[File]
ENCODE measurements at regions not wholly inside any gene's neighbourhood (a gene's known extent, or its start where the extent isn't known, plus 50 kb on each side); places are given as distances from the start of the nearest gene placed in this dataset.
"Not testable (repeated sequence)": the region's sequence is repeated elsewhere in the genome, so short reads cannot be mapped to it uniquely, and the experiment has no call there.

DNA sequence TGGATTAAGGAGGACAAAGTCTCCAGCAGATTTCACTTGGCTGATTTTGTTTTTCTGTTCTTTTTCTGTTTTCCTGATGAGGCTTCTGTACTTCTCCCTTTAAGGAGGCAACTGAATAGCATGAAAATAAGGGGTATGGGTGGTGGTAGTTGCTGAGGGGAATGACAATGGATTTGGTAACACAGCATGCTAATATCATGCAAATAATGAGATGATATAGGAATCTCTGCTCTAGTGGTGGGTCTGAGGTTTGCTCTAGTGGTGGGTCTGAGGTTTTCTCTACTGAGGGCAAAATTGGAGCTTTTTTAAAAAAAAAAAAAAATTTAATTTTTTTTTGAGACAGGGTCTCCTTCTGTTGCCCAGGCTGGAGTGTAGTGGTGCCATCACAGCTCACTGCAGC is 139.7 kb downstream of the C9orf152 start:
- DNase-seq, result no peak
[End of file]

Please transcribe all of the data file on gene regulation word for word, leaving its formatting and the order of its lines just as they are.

ENCODE measurements at regions not wholly inside any gene's neighbourhood (a gene's known extent, or its start where the extent isn't known, plus 50 kb on each side); places are given as distances from the start of the nearest gene placed in this dataset.
"Not testable (repeated sequence)": the region's sequence is repeated elsewhere in the genome, so short reads cannot be mapped to it uniquely, and the experiment has no call there.

DNA sequence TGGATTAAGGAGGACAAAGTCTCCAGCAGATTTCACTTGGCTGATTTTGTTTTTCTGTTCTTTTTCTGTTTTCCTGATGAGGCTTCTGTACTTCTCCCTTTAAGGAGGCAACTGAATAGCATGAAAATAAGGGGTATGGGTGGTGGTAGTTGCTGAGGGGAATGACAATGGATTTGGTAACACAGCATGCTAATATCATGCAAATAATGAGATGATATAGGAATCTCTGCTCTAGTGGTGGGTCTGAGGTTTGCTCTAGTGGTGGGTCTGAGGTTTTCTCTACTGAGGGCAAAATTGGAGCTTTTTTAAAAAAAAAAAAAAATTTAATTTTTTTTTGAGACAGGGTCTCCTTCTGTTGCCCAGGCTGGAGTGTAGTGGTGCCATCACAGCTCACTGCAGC is 139.7 kb downstream of the C9orf152 start:
- DNase-seq, result no peak